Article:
Amidst all the bad economic news is one little ray of light: the health of individuals tends to improve during a recession. Death rates actually decrease as productivity drops, with the exception of suicide deaths. People with more free time tend to get more excercise and eat better.
This study investigates the relationship between economic conditions and health. Total mortality and eight of the ten sources of fatalities examined are shown to exhibit a procyclical fluctuation, with suicides representing an important exception. The variations are largest for those causes and age groups where behavioral responses are most plausible, and there is some evidence that the unfavorable health effects of temporary upturns are partially or fully offset if the economic growth is long-lasting. An accompanying analysis of microdata indicates that smoking and obesity increase when the economy strengthens, whereas physical activity is reduced and diet becomes less healthy.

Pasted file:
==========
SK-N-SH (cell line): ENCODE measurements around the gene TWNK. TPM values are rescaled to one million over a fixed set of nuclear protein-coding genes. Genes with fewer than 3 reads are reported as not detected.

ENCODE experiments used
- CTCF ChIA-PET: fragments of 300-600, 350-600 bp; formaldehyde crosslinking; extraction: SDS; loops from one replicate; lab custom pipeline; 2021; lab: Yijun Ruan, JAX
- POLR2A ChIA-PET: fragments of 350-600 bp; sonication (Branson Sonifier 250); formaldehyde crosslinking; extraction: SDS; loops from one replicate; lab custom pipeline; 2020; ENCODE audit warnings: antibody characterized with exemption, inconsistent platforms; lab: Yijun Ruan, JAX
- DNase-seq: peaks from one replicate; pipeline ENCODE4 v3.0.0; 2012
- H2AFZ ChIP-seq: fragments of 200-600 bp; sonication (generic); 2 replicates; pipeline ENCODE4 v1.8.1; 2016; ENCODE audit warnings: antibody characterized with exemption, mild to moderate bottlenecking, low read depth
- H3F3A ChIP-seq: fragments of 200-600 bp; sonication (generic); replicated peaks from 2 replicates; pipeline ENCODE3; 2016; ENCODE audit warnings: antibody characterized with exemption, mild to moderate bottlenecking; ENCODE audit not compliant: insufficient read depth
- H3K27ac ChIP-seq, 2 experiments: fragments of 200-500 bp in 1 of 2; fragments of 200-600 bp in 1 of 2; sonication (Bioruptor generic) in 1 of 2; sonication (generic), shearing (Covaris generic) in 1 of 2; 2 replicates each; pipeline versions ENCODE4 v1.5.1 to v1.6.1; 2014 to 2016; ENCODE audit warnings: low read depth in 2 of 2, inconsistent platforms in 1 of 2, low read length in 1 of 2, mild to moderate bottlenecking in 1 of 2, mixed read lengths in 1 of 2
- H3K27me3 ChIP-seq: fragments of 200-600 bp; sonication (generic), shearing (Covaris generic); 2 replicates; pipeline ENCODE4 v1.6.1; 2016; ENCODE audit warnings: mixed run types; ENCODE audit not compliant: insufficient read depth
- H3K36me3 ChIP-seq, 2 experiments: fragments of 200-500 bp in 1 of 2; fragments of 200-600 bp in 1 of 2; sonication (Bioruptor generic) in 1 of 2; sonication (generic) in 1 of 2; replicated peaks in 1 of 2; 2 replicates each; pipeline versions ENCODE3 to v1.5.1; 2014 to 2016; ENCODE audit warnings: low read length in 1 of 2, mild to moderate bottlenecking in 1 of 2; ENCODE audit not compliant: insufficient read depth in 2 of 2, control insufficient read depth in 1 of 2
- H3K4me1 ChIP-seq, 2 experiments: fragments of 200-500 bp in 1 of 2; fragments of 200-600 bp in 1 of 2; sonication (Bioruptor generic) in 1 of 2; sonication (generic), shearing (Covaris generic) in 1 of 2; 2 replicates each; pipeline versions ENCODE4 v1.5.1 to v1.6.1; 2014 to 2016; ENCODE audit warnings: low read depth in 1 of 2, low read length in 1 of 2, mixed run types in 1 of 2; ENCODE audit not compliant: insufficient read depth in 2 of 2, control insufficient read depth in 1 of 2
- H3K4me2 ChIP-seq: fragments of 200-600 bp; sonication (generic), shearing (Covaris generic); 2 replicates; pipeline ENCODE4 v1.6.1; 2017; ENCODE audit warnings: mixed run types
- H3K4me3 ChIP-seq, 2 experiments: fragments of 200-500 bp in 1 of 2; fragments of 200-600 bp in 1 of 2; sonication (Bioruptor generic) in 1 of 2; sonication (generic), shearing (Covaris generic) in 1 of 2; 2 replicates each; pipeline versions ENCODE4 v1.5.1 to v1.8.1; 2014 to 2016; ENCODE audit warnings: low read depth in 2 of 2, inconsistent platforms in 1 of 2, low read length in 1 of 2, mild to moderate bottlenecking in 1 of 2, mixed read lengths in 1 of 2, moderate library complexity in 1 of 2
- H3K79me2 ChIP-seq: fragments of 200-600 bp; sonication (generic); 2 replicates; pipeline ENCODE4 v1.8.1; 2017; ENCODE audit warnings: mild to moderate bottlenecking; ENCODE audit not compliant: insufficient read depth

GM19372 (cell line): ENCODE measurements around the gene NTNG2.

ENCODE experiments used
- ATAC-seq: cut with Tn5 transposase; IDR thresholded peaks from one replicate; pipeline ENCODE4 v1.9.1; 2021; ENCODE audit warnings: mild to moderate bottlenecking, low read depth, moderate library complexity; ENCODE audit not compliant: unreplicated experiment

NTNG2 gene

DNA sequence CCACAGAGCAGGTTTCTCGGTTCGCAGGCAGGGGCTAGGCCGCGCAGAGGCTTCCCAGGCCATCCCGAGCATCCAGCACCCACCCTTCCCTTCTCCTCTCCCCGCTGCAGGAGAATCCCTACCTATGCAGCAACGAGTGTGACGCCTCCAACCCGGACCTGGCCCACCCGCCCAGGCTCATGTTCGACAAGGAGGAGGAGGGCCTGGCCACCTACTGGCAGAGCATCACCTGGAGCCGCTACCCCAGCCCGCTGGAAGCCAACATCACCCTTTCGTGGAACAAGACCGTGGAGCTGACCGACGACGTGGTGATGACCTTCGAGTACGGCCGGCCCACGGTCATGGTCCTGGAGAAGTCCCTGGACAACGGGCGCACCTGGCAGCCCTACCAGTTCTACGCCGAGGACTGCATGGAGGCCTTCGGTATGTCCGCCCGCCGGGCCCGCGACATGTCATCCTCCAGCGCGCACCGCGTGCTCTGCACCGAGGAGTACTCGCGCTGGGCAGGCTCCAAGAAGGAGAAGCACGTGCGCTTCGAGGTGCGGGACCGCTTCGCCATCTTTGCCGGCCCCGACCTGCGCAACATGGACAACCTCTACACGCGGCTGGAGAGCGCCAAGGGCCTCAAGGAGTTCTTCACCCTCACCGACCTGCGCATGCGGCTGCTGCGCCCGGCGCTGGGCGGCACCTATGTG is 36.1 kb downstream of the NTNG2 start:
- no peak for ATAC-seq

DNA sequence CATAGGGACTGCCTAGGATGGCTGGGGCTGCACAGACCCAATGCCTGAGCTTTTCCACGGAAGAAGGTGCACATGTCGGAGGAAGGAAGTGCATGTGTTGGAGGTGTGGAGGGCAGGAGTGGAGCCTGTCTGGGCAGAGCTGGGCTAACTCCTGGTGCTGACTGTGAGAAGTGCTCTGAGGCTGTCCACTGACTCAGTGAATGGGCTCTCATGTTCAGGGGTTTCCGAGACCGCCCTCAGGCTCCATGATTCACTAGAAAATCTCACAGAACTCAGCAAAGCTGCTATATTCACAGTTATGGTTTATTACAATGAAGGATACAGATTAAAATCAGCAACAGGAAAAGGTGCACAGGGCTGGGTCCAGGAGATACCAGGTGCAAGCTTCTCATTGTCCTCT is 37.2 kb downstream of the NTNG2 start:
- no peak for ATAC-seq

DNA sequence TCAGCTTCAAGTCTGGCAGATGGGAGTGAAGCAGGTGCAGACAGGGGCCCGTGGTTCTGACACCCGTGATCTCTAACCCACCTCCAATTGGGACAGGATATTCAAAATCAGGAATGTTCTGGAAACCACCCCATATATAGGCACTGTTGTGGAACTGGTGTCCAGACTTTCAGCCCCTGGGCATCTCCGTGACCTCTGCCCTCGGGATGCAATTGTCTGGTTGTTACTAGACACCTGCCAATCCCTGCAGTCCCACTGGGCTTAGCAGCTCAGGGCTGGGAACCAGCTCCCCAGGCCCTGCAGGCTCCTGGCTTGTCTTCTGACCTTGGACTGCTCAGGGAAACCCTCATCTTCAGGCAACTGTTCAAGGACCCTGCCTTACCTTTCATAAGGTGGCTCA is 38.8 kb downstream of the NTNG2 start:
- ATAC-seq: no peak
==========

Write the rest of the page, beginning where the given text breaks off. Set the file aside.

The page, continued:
From the 2000 study “Are recessions good for your health?“